From the Rector
Every Day Can Be Holy
This weekend we will have the privilege of witnessing a major milestone in the lives of 16 individuals. Ten of them (five youth and five adults) will have their Christian faith confirmed by Bishop Sumner, and another eight will be formally received into the Episcopal Church or publicly reaffirm their baptismal covenant in the presence of the bishop. Since these rites are an annual tradition at Transfiguration, it would be easy to take it all for granted, or forget just how big a deal this really is, or even roll your eyes at the inconvenience of a bishop’s visit. I hope we don’t, because what these 16 folks will experience is the culmination of months of dedicated preparation, discernment, and prayer. And dozens of additional people have given hundreds of hours to the work of teaching, mentoring, and praying for them.
And what they will perform in our presence is no mere trifle. It is nothing less than the promise to follow and obey Jesus Christ as Lord, and witness to his saving way, truth, and life through the Episcopal Church. They have spent months, or even years, figuring out what that means, and what it might entail for their lives, and here they finally are, ready to take this big next step. So I hope you’ll pray for them, and show up for them, and be ready to do all in your power to support them in their continued lives in Christ.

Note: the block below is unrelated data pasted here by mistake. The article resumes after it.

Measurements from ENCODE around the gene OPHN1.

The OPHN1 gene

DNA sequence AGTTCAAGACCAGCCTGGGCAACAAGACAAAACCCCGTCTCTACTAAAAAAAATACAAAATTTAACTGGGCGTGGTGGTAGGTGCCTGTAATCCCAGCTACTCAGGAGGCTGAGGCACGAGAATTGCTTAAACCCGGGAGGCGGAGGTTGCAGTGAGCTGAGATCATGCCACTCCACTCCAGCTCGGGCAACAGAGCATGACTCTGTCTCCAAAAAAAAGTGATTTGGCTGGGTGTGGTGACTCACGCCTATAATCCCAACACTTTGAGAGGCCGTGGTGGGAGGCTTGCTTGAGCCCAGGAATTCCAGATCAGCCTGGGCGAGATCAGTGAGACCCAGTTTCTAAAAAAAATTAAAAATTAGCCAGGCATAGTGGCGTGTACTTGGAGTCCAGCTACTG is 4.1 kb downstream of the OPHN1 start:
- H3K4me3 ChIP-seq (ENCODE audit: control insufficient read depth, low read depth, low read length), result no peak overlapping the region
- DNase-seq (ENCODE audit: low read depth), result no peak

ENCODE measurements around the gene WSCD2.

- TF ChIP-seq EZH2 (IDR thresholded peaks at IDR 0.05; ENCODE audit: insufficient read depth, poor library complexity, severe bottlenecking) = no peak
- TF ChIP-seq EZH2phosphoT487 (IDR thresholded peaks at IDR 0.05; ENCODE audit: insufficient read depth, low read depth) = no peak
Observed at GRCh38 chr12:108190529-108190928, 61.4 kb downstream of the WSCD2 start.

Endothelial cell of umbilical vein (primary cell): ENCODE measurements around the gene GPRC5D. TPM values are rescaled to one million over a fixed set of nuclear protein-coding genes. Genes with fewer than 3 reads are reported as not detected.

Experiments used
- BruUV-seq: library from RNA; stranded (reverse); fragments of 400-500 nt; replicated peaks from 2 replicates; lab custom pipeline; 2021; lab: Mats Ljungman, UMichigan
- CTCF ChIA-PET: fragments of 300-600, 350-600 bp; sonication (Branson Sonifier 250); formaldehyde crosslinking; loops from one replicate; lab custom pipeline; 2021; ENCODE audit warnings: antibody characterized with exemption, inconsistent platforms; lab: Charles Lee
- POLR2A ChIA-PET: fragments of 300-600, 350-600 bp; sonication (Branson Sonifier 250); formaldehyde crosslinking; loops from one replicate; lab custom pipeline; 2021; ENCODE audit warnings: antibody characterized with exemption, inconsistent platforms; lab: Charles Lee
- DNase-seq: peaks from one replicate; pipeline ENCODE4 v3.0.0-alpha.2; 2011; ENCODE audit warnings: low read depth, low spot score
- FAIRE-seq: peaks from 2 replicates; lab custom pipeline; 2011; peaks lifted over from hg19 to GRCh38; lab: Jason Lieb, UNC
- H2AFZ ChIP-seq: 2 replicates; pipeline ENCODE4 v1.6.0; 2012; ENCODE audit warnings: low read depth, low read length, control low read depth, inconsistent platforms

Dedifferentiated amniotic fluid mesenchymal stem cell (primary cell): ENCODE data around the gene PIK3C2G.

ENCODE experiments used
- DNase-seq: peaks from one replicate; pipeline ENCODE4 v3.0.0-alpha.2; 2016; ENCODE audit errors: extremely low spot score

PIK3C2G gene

Speaking of milestones, I hope you feel like you took a big step in your own faith and life this past month, as we journeyed through Holy Week and Easter. I haven’t yet heard from anyone alleging my promise was faulty — you know, the promise I made that if you will walk the whole way of Holy Week, and especially the Triduum, your life will be deeply, profoundly impacted and changed. I make that promise every year in full confidence that the story of Christ’s Passion, and the powerful ways we experience and remember it in our worship and fellowship, will break into even the most sad or cynical heart. I hope you accepted my invitation, and journeyed with us from the Mount of Olives, to the Place of the Skull, to the Garden Tomb. I hope you went looking for Jesus each place — waving palms, washing feet, keeping vigil, kneeling at the cross — and came to discover that he was looking for you all that time, too. If you missed any of Holy Week, you can listen to the sermons preached at the major services, and check out some of the pictures of the week now hanging on the walls in the Tower Cloister.
Even though not every week can be Holy Week, every day can be holy. Take some time today to breathe deeply, and remember that God is present with you right now. The arms of love that were stretched wide on the cross are stretched wide to embrace you today. The whole of your life is in the shadow of the empty tomb. Don’t forget that amazing, crazy, profound truth.
See you this weekend.